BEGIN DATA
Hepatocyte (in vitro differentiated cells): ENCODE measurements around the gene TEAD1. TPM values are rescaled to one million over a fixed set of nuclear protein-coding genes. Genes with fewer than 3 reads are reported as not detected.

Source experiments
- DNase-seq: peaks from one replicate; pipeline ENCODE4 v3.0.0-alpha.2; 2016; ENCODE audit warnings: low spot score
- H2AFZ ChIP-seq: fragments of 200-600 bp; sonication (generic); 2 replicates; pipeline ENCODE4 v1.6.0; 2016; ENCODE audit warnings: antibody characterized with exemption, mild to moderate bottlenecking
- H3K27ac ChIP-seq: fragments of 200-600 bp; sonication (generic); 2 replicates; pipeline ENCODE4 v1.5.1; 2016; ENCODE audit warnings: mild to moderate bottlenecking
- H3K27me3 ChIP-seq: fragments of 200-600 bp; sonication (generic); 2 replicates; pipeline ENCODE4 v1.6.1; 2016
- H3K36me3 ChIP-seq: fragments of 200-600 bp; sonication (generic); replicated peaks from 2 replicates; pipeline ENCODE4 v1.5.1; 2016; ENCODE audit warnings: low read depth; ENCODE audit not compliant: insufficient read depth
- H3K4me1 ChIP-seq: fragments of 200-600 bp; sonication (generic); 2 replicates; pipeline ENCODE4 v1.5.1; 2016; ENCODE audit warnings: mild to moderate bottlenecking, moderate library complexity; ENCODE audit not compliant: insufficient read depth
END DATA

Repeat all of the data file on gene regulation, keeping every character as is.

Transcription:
Hepatocyte (in vitro differentiated cells): ENCODE measurements around the gene TEAD1. TPM values are rescaled to one million over a fixed set of nuclear protein-coding genes. Genes with fewer than 3 reads are reported as not detected.

Source experiments
- DNase-seq: peaks from one replicate; pipeline ENCODE4 v3.0.0-alpha.2; 2016; ENCODE audit warnings: low spot score
- H2AFZ ChIP-seq: fragments of 200-600 bp; sonication (generic); 2 replicates; pipeline ENCODE4 v1.6.0; 2016; ENCODE audit warnings: antibody characterized with exemption, mild to moderate bottlenecking
- H3K27ac ChIP-seq: fragments of 200-600 bp; sonication (generic); 2 replicates; pipeline ENCODE4 v1.5.1; 2016; ENCODE audit warnings: mild to moderate bottlenecking
- H3K27me3 ChIP-seq: fragments of 200-600 bp; sonication (generic); 2 replicates; pipeline ENCODE4 v1.6.1; 2016
- H3K36me3 ChIP-seq: fragments of 200-600 bp; sonication (generic); replicated peaks from 2 replicates; pipeline ENCODE4 v1.5.1; 2016; ENCODE audit warnings: low read depth; ENCODE audit not compliant: insufficient read depth
- H3K4me1 ChIP-seq: fragments of 200-600 bp; sonication (generic); 2 replicates; pipeline ENCODE4 v1.5.1; 2016; ENCODE audit warnings: mild to moderate bottlenecking, moderate library complexity; ENCODE audit not compliant: insufficient read depth